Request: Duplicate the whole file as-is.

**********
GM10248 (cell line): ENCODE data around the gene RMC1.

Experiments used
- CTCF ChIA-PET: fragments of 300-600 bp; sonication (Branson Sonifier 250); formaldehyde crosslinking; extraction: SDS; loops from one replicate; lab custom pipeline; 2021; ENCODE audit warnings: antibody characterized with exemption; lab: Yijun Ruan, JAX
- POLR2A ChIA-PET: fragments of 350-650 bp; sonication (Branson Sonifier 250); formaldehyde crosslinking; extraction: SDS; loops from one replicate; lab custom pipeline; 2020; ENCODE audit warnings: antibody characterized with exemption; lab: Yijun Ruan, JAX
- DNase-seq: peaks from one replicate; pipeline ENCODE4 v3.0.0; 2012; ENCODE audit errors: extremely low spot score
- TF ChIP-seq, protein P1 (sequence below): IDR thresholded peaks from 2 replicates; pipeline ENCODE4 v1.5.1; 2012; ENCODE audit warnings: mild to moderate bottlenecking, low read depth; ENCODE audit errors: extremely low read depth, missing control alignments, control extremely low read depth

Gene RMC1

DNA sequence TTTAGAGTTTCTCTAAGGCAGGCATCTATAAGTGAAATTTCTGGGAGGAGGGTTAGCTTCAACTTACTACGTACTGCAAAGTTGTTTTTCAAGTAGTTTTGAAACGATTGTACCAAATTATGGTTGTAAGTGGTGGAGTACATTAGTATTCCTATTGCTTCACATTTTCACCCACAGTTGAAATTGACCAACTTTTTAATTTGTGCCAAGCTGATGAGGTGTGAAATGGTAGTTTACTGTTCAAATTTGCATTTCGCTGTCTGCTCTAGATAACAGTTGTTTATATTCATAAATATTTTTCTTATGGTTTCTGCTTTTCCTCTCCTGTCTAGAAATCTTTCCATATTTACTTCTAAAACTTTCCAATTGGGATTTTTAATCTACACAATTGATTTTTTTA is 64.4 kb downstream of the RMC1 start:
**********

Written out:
GM10248 (cell line): ENCODE data around the gene RMC1.

Experiments used
- CTCF ChIA-PET: fragments of 300-600 bp; sonication (Branson Sonifier 250); formaldehyde crosslinking; extraction: SDS; loops from one replicate; lab custom pipeline; 2021; ENCODE audit warnings: antibody characterized with exemption; lab: Yijun Ruan, JAX
- POLR2A ChIA-PET: fragments of 350-650 bp; sonication (Branson Sonifier 250); formaldehyde crosslinking; extraction: SDS; loops from one replicate; lab custom pipeline; 2020; ENCODE audit warnings: antibody characterized with exemption; lab: Yijun Ruan, JAX
- DNase-seq: peaks from one replicate; pipeline ENCODE4 v3.0.0; 2012; ENCODE audit errors: extremely low spot score
- TF ChIP-seq, protein P1 (sequence below): IDR thresholded peaks from 2 replicates; pipeline ENCODE4 v1.5.1; 2012; ENCODE audit warnings: mild to moderate bottlenecking, low read depth; ENCODE audit errors: extremely low read depth, missing control alignments, control extremely low read depth

Gene RMC1

DNA sequence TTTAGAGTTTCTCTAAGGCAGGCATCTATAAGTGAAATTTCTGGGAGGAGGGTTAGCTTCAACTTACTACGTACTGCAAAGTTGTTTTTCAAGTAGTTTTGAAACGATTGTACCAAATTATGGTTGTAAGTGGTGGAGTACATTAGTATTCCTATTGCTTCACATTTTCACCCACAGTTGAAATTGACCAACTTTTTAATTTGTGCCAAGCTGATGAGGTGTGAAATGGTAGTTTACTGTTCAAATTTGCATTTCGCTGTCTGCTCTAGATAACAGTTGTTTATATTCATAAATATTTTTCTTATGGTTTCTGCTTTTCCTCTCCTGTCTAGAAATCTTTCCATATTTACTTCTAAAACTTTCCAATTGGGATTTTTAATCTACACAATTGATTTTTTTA is 64.4 kb downstream of the RMC1 start: